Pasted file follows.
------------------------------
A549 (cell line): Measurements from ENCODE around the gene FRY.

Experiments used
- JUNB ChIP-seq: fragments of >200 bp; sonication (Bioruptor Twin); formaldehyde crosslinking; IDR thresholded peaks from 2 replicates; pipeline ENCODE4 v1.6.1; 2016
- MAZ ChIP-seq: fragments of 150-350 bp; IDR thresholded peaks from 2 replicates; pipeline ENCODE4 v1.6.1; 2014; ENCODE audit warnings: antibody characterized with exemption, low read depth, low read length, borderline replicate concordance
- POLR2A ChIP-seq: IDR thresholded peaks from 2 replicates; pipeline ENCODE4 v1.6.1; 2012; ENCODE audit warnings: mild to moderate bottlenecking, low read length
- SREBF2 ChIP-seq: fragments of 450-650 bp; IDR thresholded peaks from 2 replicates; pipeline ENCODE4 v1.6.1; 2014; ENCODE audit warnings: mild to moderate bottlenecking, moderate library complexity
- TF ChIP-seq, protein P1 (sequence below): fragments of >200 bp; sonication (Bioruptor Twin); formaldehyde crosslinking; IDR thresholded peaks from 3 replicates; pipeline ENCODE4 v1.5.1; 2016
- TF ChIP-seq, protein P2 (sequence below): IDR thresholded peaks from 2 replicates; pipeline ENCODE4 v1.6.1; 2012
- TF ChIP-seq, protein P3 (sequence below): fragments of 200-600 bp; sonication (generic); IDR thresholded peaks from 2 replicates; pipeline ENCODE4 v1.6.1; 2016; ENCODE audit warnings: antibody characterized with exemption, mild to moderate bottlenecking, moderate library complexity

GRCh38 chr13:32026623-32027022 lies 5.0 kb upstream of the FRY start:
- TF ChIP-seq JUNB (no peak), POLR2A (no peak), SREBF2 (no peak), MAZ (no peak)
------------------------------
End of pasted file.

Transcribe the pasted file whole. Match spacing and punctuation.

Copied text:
A549 (cell line): Measurements from ENCODE around the gene FRY.

Experiments used
- JUNB ChIP-seq: fragments of >200 bp; sonication (Bioruptor Twin); formaldehyde crosslinking; IDR thresholded peaks from 2 replicates; pipeline ENCODE4 v1.6.1; 2016
- MAZ ChIP-seq: fragments of 150-350 bp; IDR thresholded peaks from 2 replicates; pipeline ENCODE4 v1.6.1; 2014; ENCODE audit warnings: antibody characterized with exemption, low read depth, low read length, borderline replicate concordance
- POLR2A ChIP-seq: IDR thresholded peaks from 2 replicates; pipeline ENCODE4 v1.6.1; 2012; ENCODE audit warnings: mild to moderate bottlenecking, low read length
- SREBF2 ChIP-seq: fragments of 450-650 bp; IDR thresholded peaks from 2 replicates; pipeline ENCODE4 v1.6.1; 2014; ENCODE audit warnings: mild to moderate bottlenecking, moderate library complexity
- TF ChIP-seq, protein P1 (sequence below): fragments of >200 bp; sonication (Bioruptor Twin); formaldehyde crosslinking; IDR thresholded peaks from 3 replicates; pipeline ENCODE4 v1.5.1; 2016
- TF ChIP-seq, protein P2 (sequence below): IDR thresholded peaks from 2 replicates; pipeline ENCODE4 v1.6.1; 2012
- TF ChIP-seq, protein P3 (sequence below): fragments of 200-600 bp; sonication (generic); IDR thresholded peaks from 2 replicates; pipeline ENCODE4 v1.6.1; 2016; ENCODE audit warnings: antibody characterized with exemption, mild to moderate bottlenecking, moderate library complexity

GRCh38 chr13:32026623-32027022 lies 5.0 kb upstream of the FRY start:
- TF ChIP-seq JUNB (no peak), POLR2A (no peak), SREBF2 (no peak), MAZ (no peak)